After $90K Was ‘Stolen’ from Wells Fargo Account, Man Says He’s Been Stonewalled

By: Ben Campbell | Last updated: Mar 21, 2024

An American man has been left without options after $90,000 was stolen from his Wells Fargo account, he says.

After being stonewalled by the Consumer Federal Protection Bureau, the unfortunate victim decided to post his dilemma on Reddit to see if the community could offer any help.

Firefighter Loses Nearly $100,000

One morning, an American firefighter awoke to a terrifying experience.

A young firefighter is pictured in his gear beside a fire truck

Source: Freepik

According to The Sun, the 21-year-old had close to $95,000 in savings stolen from his bank account.

Wells Fargo Refuses to Help

The man was forced to share his dilemma on Reddit after Wells Fargo declined to return the money to him.

A photograph taken of a WELLS Fargo bank in Texas

Source: Wikimedia

The firefighter explained he “barely makes good money as is,” and it had taken him almost six years to save up what was stolen.

Four Illicit Transactions

According to the 21-year-old, the amount was stolen via four transactions, three of which were illicit wire transfers, and the fourth was a business-to-business Automated Clearing House (ACH) withdrawal.

A computer hacker is pictured wearing a black hoodie at his desk

Source: Freepik

“I had over $90k, close to $95k stolen from my account,” wrote the victim.

Firefighter Reaches Out to CFPB for Help

After reviewing the clearly fraudulent transaction, the Reddit user contacted the Consumer Federal Protection Bureau (CFPB) for help resolving the claim.

A male firefighter is pictured standing in front of a red truck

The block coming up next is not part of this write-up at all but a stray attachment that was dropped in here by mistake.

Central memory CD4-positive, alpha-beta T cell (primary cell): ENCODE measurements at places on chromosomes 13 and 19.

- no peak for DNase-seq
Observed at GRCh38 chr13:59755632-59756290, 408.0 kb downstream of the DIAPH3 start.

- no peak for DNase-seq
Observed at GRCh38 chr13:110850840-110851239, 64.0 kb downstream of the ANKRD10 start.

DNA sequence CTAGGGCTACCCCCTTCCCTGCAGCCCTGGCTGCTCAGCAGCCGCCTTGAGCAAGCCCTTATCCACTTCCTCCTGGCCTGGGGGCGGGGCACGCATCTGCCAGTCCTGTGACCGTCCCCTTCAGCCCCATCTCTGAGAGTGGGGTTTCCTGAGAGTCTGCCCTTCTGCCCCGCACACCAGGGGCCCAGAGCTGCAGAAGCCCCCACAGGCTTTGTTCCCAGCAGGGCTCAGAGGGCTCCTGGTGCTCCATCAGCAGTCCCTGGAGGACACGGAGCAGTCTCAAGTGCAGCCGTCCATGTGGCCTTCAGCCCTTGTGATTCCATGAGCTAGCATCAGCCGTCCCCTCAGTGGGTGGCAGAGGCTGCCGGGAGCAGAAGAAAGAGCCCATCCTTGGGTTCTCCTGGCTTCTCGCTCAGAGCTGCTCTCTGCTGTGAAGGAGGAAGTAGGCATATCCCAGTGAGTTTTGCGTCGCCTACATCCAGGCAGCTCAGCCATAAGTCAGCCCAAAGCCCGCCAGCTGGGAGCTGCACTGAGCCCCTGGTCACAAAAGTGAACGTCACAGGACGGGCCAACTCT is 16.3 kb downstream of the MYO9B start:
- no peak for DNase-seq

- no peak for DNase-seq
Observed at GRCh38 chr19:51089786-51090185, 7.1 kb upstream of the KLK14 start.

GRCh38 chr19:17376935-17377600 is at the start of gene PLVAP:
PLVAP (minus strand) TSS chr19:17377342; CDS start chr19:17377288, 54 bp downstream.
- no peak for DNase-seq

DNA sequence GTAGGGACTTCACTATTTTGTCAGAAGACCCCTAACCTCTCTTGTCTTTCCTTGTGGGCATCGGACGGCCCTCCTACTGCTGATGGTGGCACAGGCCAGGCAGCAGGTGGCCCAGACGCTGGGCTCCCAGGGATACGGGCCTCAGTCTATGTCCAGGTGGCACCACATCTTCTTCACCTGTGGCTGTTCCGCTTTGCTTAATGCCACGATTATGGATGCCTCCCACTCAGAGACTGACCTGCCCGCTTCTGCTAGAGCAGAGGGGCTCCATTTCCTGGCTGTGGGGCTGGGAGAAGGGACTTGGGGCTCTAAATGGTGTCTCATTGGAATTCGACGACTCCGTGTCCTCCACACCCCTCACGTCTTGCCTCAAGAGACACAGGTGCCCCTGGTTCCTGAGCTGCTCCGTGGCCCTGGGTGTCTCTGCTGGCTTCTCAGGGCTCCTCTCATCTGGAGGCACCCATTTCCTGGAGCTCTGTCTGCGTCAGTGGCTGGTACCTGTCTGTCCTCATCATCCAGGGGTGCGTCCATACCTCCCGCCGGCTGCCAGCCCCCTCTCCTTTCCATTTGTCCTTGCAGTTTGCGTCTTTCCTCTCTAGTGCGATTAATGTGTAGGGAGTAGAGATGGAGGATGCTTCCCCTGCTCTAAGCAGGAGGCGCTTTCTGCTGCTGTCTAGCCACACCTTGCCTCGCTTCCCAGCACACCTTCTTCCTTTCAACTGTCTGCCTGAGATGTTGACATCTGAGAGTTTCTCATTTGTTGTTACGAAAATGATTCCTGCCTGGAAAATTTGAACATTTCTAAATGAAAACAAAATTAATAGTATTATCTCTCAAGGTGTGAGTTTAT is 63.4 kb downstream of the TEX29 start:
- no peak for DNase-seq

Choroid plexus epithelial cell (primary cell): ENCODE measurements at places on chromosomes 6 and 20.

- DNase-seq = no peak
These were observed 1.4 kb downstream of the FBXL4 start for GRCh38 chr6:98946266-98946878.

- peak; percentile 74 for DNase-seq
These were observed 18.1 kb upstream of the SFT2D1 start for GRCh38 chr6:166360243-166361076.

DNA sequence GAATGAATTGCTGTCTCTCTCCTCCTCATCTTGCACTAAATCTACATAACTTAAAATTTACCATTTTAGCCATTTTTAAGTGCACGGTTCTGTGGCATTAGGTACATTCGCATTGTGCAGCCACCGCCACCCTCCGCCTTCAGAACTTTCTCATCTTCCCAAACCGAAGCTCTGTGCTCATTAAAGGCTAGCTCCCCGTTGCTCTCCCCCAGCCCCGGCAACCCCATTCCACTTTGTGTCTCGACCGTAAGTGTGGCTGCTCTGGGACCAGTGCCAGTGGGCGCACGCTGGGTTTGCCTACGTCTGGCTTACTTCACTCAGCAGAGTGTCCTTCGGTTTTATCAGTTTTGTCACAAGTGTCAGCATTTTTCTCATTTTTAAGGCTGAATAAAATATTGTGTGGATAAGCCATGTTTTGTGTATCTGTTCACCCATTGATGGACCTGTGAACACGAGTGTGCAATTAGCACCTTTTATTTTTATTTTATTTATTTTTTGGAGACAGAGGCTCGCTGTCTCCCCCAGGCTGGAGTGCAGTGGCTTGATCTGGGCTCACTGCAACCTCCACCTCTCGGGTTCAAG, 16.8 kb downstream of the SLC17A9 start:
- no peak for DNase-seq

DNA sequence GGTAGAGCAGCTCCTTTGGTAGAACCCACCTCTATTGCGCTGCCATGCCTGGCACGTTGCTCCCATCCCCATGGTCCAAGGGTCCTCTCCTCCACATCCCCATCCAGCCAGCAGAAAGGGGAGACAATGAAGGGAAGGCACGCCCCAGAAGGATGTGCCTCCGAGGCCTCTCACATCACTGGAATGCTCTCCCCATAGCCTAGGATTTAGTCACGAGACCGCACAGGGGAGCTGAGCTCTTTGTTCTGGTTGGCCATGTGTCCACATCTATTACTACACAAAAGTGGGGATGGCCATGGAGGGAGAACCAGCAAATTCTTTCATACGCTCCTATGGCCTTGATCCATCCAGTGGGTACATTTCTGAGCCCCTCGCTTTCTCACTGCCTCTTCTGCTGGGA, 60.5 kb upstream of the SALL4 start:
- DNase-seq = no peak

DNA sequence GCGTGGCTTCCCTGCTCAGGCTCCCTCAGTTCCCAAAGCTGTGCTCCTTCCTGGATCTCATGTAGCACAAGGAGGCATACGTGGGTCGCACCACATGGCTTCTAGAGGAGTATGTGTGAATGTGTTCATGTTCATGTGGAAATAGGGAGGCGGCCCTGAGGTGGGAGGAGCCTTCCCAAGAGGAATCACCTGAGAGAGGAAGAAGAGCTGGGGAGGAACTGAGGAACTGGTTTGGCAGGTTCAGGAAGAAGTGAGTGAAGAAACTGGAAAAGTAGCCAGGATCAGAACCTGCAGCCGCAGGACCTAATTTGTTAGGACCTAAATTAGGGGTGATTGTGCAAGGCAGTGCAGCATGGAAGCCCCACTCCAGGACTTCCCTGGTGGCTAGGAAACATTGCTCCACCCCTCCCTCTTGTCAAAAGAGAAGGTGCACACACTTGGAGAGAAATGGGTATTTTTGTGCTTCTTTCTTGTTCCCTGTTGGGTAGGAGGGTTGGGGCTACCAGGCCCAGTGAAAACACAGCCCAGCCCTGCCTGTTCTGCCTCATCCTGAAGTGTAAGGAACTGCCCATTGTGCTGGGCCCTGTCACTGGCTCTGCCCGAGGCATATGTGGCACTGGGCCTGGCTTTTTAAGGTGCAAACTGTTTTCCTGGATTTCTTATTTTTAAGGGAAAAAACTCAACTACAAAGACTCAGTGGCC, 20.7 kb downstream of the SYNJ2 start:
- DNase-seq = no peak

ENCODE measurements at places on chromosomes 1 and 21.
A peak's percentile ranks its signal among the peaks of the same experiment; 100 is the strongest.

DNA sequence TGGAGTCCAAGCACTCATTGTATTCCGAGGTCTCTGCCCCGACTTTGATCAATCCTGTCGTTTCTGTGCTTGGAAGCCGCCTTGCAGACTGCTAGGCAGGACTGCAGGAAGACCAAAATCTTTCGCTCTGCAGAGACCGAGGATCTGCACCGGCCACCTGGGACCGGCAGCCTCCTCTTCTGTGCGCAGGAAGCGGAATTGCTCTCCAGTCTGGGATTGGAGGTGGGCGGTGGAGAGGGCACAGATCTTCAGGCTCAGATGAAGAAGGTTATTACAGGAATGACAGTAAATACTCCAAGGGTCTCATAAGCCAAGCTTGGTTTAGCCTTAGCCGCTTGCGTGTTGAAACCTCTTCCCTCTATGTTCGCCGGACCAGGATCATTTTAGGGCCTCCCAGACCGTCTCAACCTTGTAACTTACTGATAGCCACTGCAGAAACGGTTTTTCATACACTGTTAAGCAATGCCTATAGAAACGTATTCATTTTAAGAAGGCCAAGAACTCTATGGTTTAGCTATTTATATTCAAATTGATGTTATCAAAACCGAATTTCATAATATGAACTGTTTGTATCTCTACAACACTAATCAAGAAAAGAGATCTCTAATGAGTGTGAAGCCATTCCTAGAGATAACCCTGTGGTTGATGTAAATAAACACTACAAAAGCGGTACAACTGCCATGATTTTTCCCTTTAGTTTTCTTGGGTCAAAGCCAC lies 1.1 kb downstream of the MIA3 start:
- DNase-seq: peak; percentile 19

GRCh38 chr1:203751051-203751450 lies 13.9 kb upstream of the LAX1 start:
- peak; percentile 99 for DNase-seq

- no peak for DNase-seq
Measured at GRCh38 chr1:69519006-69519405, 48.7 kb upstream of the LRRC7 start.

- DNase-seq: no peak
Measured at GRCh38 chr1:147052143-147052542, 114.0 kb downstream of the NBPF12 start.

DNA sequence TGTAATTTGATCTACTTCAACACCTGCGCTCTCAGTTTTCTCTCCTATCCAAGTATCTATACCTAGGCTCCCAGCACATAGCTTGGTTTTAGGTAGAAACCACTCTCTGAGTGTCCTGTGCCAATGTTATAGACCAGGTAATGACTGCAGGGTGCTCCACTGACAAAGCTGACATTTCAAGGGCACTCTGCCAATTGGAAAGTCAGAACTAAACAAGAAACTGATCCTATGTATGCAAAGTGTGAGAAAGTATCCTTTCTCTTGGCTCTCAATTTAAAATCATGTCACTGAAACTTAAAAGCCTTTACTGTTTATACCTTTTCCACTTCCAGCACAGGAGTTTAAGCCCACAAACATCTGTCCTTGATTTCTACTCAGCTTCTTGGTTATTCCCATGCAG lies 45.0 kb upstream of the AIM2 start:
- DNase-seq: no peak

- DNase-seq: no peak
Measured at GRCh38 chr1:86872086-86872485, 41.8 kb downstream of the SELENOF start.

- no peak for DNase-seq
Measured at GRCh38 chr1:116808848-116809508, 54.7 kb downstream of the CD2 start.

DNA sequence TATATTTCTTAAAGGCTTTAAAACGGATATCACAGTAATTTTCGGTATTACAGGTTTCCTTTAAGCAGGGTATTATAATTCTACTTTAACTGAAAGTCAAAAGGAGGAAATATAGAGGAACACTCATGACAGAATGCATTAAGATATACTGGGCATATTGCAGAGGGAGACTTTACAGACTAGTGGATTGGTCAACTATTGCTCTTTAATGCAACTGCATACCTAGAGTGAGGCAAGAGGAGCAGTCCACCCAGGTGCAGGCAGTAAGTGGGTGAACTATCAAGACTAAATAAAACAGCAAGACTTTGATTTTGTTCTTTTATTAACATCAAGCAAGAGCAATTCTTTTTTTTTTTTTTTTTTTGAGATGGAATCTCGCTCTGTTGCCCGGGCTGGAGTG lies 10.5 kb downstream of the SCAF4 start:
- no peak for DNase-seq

Source: Freepik

Yet, the federal bureau didn’t fully resolve the firefighter’s issue.

CFPB Offers $25,000 in Compensation

After submitting his claim, the CFPB agreed to return approximately $25,000 to the victim.

A man is pictured speaking with a financial advisor at a white desk

Source: Freepik

The CFPB said they could not return the total amount as they said there was a chance the firefighter had made the withdrawals himself.


Firefighter Upset with Federal Bureau’s Decision

“When I heard this, my mind was blown,” the user wrote.

A man is visibly upset after receiving bad news

Source: Freepik

“Why give me any of the money back then? For a multimillion-dollar company, if not billions, the security is pitiful.”


The Bank Failed to Notify the Firefighter

According to the Reddit user, the situation is weird, as the bank failed to notify him when the large withdrawals were taking place.

A man is pictured speaking with a bank teller as he looks at his phone

Source: Freepik

He wrote that he never received an “email, text message, notification, or even a phone call.”


Man Files Another Claim with CFPB

The American man has since filed another claim with the CFPB.

Federal employees look over a recently submitted claim

Source: Freepik

He hopes this time around, they will be able to reimburse him with the remaining $70,000.


Reddit Users Offer Advice

After sharing his dilemma on Reddit, the young firefighter received a plethora of comments offering advice.

A woman is pictured texting on her phone as she stands in her home

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One user said the CFPB only reimbursed the firefighter with $25,000 as that was all they could recover.


Transactions Were Made Online

When asked how the wire transfers were made, the young man replied, “They were done ‘online,’ according to what an agent told me.”

A man is pictured wearing a dark hoodie as he types on his laptop

Source: Freepik

“I never received a code or anything on my end,” he wrote.


Change Online Passwords Frequently

Finally, the firefighter said, “I never use my debit card except to pay off my credit cards, as I use them for the benefits.”

A man in a white shirt is pictured using his laptop from his home office

Source: Freepik

One Reddit user offered advice, suggesting that the young firefighter change his password immediately and check his login history on the days the illicit transaction occurred.